‘A lesson for Johnson: if you pick fights, you can get hurt’
Your digest of analysis and commentary from the British and international press
Andrew Grice in The Independent
Foreign aid cuts, racism and austerity – are the Tories the ‘nasty party’ again?
on old reputations
“The Conservatives are playing with fire,” writes Andrew Grice in The Independent. “As they begin to cut spending and wage a divisive culture war on race, they risk looking to some voters like the ‘nasty party’ again.” Indeed, thanks to some “fancy footwork”, Rishi Sunak headed off a backbench Tory rebellion that endangered the government’s £4bn cut to overseas aid. While cuts to foreign aid may be the only “popular spending cut”, when “combined with unpalatable austerity measures and the self-made culture war, it sends a signal that the Tories are relaxed about losing the support of liberal-minded voters”. But their defeat in the Chesham and Amersham by-election should remind the party they “still need such voters in their blue wall in the south”. “The ‘same old Tories’ label didn’t stick when Labour tried it in May’s elections. But that could change now”, writes Grice. “The lesson for Johnson: if you pick fights, you can get hurt.”
Jonathan Kitson on UnHerd
When will the hygiene theatre obsession end?
on useless practices
“Handwashing – and sanitisation – have been an overbearing feature of the response to Covid,” writes Jonathan Kitson on UnHerd. “Prime Minister Boris Johnson was recently filmed rigorously wiping down a chair (see below) at a vaccine centre, achieving nothing other than making the extreme germaphobe feel at ease.” The clip, says Kitson, is “yet another example of the pervasive hygiene theatre that we have seen during this pandemic.” That is, “practices that look like they are keeping us safe but have a negligible impact – while ignoring the most important strategies to prevent infection, hospitalisation, and death.” Kitson continues: “We have known for some time that Covid rarely travels via surfaces,” and indeed, it “is an arduous process to get people to accept information that implies they were wrong in the past.” But now, there is “no excuse for those at the top of the NHS, PHE and HSE – not to mention Downing Street – to continue pushing this nonsense”, Kitson writes. “Mistakes are normal in the midst of a pandemic, but failing to learn from them will continue to cost lives.”
Daniel Finkelstein in The Times
In Priti Patel vs Tyrone Mings there’s only one winner
on taking the knee
“Some of my friends on the right seem to have got it into their heads that taking the knee is an endorsement of the programme of a small group of Black Lives Matter activists,” writes Daniel Finkelstein in The Times. “That taking the knee is a call for the abolition of capitalism and the advancement of the theories of Marx. How likely is it, do you think, that Harry Kane and Raheem Sterling are hoping to incite spectators to overthrow capitalism just before kick-off? Or that the idea came to the England players after debating the policy ideas on a BLM website?” Finkelstein asks. “And if you think it plausible that the gesture originates in a dressing-room debate about Das Kapital, you could always try asking the England team and listening to the answer. For the players have been perfectly clear why they are taking the knee,” he writes. “It is as a protest against the racism they encounter.”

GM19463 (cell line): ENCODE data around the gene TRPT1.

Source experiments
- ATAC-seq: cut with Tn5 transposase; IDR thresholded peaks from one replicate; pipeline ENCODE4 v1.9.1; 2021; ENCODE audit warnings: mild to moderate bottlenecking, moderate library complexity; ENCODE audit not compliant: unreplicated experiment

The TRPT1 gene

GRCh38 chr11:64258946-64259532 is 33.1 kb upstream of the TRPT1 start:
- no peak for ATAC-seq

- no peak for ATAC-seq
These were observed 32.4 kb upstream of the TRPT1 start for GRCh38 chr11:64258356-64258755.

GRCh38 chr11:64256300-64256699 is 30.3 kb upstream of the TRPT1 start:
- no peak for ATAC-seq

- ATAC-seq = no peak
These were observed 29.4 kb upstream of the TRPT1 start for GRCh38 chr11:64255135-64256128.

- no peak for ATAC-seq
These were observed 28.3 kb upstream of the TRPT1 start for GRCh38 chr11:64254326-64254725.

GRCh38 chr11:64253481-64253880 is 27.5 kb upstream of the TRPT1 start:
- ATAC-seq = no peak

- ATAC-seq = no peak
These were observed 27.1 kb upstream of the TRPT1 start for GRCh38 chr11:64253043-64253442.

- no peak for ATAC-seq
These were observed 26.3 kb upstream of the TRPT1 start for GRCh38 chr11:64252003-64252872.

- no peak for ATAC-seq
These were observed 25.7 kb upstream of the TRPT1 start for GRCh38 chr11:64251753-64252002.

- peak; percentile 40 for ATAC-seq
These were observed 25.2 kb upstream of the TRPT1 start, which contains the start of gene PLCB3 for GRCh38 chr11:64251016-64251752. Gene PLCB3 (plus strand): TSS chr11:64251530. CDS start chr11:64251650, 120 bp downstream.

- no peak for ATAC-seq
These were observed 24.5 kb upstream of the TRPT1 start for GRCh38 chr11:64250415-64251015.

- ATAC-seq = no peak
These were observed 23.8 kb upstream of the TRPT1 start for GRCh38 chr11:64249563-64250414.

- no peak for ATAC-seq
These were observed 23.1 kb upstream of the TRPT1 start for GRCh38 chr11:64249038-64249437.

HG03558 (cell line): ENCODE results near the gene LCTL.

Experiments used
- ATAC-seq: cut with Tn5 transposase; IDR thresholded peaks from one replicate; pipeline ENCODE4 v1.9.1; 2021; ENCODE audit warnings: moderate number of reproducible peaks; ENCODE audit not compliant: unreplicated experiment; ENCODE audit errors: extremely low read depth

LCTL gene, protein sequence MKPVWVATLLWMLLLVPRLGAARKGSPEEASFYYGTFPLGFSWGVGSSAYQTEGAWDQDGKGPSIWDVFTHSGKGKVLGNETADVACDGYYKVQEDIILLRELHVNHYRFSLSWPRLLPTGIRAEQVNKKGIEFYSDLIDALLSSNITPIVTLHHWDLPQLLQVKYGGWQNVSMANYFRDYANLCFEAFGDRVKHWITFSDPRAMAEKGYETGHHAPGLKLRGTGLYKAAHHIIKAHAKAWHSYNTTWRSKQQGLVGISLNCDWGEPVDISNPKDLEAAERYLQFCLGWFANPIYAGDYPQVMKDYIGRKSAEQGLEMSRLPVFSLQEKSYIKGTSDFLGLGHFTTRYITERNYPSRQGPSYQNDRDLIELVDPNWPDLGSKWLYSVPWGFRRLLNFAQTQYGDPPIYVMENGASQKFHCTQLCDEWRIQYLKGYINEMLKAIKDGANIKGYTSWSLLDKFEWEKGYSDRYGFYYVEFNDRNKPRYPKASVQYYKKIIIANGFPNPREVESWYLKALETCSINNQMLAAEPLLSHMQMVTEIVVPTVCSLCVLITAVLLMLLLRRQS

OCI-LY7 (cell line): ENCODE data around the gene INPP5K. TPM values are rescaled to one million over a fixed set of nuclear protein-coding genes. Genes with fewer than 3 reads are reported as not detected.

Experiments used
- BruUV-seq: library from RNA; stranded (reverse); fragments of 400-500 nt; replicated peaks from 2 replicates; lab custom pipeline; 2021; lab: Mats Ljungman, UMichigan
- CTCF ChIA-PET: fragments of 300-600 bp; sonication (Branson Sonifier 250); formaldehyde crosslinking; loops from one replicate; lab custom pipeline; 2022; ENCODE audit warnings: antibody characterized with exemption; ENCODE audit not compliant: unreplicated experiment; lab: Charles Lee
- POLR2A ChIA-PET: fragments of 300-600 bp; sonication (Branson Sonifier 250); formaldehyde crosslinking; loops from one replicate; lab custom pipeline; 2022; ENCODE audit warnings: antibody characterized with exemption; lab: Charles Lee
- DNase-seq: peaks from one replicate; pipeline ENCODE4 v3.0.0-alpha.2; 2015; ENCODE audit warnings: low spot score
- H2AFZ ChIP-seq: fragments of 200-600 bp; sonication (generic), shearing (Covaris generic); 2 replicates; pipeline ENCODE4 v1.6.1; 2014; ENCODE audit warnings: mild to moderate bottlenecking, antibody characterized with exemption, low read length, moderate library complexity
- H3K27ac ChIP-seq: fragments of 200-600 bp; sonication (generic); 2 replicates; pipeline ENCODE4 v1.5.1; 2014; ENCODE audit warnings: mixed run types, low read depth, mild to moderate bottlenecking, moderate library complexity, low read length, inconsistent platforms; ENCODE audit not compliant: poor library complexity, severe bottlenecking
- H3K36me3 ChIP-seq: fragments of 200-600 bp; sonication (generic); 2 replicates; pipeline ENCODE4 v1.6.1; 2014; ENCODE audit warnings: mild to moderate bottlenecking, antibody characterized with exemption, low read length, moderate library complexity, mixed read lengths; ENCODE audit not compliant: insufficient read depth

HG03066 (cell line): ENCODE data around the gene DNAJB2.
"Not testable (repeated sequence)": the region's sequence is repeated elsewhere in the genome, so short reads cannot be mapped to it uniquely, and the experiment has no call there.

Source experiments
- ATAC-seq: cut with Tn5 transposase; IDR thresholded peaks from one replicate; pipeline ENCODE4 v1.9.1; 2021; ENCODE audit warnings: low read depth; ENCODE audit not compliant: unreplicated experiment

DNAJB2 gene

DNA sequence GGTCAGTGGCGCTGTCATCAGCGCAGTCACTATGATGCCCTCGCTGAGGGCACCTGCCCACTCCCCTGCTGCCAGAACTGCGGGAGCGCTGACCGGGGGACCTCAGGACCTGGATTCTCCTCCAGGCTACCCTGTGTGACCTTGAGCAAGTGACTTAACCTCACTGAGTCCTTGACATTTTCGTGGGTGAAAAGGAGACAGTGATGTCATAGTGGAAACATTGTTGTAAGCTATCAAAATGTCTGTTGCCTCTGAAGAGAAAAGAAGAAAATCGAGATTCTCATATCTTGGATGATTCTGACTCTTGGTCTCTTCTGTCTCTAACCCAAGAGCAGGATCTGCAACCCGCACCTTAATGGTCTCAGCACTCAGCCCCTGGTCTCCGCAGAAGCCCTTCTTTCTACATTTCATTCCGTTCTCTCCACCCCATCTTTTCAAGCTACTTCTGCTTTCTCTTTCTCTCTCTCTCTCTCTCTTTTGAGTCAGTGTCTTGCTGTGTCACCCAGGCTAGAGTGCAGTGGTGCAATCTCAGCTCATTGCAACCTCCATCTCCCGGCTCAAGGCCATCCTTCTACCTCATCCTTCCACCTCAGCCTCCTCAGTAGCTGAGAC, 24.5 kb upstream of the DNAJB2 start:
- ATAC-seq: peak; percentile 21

Rebecca Lawrence in The Guardian
Mental illness is a reality – so why does ‘mental health’ get all the attention?
on being ill
“We talk a lot about ‘mental health’ these days, and references to mental illness are becoming rarer,” writes Rebecca Lawrence in The Guardian. It can be difficult to distinguish between a “combination of stress and eroded mental health, which can be unpleasant and exhausting, and mental illness, which can be something else altogether”, Lawrence writes. And it can feel that “mental illness remains rather unacceptable, with some diagnoses more so than others.” Meanwhile, “‘Mental health’ is not only less unpleasant, it actually feels quite wholesome, implying a healthy mind and healthy living”. Indeed, “‘I must look after my mental health’ sounds far better than ‘I fear becoming mentally ill,’” she writes. We should “embrace mental health by all means, but don’t forget that people get ill as well”, writes Lawrence, and we should be free to use the word “illness” if that is “indeed what best describes it”.
David Von Drehle in The Washington Post
A suggestion for Olympic athletes: protest the grandees of the IOC
on moral corruption
“It’s always the task of the young and magnificent, who seek only the chance to test and prove the wonderful things they can do, to purify the ugliness of their grasping elders,” writes David Von Drehle in The Washington Post. While “athletes can be banned for taking a toke in their free time” the “portly grandees of the IOC [International Olympic Committee] pocket hundreds of thousands of dollars, cuddle dictators and saddle their venues with unpayable debts – all without consequence, thanks to the athletes,” writes Von Drehle. “The world forgives everything for the chance to see them in their glory.” But as the IOC seeks to force Japan to go ahead with the Olympics during a pandemic, it has become clear this year’s Games are about “money and money only”. Therefore, “I have a modest proposal for the athletes this year”, writes Von Drehle: “Protest the IOC.” “Now is the time for the world’s athletes to rise up – as the United States’ college athletes have done – to demand an Olympic movement that puts them first: their interests, their dignity, their safety, their values. Without them, the Olympics is worse than nothing at all.”